This review was updated in September 2016 and all the information is correct as of that date
This is my review of the Lloyds Choice Rewards credit cards.
It is part of my series of articles looking at the major UK loyalty credit cards and discussing whether or not they are worth applying for. These articles will be linked to the relevant sections of the ‘Credit Cards Update‘ page. My other UK airline and hotel credit card reviews can be found here.
If you want to check your credit record before applying for a new card, click here to get your free Equifax credit report and score. Your first 30 days are free then it’s £14.95 per month. You can cancel at anytime.
As with all rewards cards, this is not a suitable product for you if you do not clear your balance in full every month. You should focus on a credit card with a low interest rate such as the AA Low Rate Card. This has a very attractive representative APR of 6.4% variable on purchases and balance transfers.
Key facts: £24 annual fee
The representative APR is 23.7% variable, including the £24 fee, based on a notional £1,200 credit limit.
About the card
The Lloyds Choice Rewards cards are issued by Lloyds Bank.
The cards come as a twin-pack of an American Express and a MasterCard. You will receive both cards when you apply, although you will only receive one monthly statement with your combined spending.
The Avios Rewards cards are the only other travel loyalty cards issued by Lloyds, so it is unlikely to conflict with any existing cards you hold. However, reports show that it is not easy to predict whether or not you will be accepted, whatever your credit standing may be.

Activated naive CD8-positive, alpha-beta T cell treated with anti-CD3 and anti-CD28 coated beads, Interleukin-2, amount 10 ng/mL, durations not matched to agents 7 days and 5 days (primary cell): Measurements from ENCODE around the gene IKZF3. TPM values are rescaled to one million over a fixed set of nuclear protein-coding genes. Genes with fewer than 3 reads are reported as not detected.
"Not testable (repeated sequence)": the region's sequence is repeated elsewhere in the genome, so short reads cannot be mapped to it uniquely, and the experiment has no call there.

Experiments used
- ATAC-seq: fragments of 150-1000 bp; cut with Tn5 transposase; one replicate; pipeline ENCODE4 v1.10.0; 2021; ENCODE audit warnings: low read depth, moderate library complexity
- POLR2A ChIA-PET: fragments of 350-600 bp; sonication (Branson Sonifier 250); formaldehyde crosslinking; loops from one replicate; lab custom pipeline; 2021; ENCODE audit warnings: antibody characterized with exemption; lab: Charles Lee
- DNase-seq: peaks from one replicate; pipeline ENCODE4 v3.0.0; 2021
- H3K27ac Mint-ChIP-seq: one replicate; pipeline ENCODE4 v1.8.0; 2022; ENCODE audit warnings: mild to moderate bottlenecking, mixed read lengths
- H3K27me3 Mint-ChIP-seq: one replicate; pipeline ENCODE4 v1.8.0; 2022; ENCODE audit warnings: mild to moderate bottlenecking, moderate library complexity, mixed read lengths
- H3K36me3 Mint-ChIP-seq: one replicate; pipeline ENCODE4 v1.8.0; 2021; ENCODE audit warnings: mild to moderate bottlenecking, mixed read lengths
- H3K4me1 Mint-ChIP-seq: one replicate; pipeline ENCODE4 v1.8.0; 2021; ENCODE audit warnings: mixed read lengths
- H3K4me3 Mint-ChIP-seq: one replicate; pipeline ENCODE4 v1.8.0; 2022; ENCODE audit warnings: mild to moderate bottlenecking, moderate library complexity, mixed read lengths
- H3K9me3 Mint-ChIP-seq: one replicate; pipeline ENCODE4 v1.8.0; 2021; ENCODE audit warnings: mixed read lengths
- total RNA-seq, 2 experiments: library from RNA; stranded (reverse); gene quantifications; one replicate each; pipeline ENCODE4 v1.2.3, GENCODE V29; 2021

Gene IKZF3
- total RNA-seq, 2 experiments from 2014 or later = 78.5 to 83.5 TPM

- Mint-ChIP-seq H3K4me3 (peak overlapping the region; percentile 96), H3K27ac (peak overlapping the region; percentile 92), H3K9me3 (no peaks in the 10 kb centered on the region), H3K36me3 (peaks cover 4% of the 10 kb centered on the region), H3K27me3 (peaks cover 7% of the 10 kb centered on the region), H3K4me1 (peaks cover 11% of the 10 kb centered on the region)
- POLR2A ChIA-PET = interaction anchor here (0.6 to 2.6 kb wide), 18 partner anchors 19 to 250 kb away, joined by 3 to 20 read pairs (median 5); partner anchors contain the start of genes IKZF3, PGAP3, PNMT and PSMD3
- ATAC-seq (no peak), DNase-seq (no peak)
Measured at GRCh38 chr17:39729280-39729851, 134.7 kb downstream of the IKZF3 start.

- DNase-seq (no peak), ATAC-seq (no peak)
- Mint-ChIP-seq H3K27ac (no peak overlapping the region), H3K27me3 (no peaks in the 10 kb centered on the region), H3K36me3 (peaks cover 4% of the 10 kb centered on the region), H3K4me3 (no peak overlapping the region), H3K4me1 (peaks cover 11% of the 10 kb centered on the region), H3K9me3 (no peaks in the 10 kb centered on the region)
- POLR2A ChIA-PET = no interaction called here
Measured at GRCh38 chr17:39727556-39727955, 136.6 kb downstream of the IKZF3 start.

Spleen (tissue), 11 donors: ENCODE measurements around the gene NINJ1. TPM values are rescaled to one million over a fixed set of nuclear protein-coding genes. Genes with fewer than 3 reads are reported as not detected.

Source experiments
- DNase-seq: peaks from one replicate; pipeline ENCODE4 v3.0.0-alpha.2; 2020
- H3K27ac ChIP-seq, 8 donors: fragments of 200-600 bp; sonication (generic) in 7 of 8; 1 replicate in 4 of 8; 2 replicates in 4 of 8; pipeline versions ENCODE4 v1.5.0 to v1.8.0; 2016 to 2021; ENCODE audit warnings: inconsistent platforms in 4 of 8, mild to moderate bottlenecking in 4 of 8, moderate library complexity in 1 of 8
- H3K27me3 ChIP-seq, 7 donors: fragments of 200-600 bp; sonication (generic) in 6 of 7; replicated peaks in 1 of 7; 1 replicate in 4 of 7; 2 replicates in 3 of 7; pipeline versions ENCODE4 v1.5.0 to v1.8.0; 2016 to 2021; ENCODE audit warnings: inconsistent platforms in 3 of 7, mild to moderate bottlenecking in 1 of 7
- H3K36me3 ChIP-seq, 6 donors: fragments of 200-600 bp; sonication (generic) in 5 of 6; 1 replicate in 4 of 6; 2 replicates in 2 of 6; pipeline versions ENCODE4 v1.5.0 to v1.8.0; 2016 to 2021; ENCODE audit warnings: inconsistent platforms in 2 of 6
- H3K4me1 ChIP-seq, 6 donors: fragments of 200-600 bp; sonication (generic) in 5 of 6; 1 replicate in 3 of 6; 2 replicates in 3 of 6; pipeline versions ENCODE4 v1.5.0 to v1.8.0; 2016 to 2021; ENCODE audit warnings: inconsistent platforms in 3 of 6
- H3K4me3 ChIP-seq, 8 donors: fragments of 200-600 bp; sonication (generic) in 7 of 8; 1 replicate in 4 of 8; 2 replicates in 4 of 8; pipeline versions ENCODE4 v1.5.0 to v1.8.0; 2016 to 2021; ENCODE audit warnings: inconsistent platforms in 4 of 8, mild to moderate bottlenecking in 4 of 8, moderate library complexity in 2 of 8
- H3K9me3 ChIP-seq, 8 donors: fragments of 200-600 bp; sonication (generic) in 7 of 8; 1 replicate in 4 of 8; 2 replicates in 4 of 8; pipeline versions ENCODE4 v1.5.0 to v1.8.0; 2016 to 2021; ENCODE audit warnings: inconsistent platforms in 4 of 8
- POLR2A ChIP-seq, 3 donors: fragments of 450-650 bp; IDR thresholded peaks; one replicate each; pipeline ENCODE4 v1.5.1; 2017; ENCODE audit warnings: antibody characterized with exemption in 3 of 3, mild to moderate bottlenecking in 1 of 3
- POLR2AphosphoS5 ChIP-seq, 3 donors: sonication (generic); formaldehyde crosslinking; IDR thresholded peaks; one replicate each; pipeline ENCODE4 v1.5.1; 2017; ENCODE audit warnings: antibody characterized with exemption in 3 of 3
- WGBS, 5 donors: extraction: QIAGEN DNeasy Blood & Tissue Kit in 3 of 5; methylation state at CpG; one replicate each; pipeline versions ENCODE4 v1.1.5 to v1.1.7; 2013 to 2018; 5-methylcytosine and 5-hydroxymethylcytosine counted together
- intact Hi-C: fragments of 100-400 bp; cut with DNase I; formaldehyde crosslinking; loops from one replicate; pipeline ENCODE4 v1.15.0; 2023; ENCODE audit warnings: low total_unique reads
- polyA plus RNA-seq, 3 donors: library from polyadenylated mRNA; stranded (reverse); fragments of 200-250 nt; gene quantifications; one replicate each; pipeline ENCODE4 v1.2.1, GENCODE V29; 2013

What is the sign-up bonus?
Nothing at all! This compares with the 4,500 Avios ‘refer a friend’ bonus available on the Lloyds Avios Rewards card.
If you apply for this card, it won’t be because of the sign-up incentive!
What is the annual fee?
There is a £24 annual fee.
As with the Lloyds Avios Rewards cards, you receive double points on the American Express card for the first six months, capped at £2,500 of spend per month.
What do I earn per £1 spent on the card?
This is a hybrid rewards card, offering a mix of both Avios points and more traditional rewards such as shopping vouchers.
In a very tiny and underpowered way, this card is an attempt by Lloyds to take on American Express Membership Rewards, the Tesco Clubcard MasterCard or the Starwood Preferred Guest American Express card. All of these cards have a rewards currency that can be used with a number of different airline or hotel schemes – or for an entirely different non-travel reward.
Instead of earning Avios points for your spending, you will earn Choice Points. You could convert your Choice Points to Avios, but you also have other options.
Choice Points convert to Avios at the equivalent rate of 1 Avios per £1 spent on the Amex and 0.2 Avios per £1 spent on the MasterCard.
Alternatively, you can redeem your Choice Points for “cashback, shopping vouchers and magazines subscriptions”. You can see details of these here.
If you opt for cashback, you receive 1% of your American Express spend and 0.2% of your MasterCard spend. If you opt for shopping vouchers (Argos, Currys, Homebase, Amazon, House of Fraser) you receive a decent 1.5% of your Amex spend and 0.3% of MasterCard spend.